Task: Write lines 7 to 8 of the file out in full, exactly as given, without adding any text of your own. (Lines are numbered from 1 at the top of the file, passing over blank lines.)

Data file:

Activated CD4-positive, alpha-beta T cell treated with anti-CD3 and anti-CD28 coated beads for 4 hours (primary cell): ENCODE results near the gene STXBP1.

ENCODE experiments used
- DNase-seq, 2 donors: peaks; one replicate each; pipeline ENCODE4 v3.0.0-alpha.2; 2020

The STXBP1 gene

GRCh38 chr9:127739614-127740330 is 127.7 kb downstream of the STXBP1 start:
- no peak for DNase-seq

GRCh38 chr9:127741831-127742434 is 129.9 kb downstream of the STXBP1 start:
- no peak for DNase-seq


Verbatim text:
GRCh38 chr9:127741831-127742434 is 129.9 kb downstream of the STXBP1 start:
- no peak for DNase-seq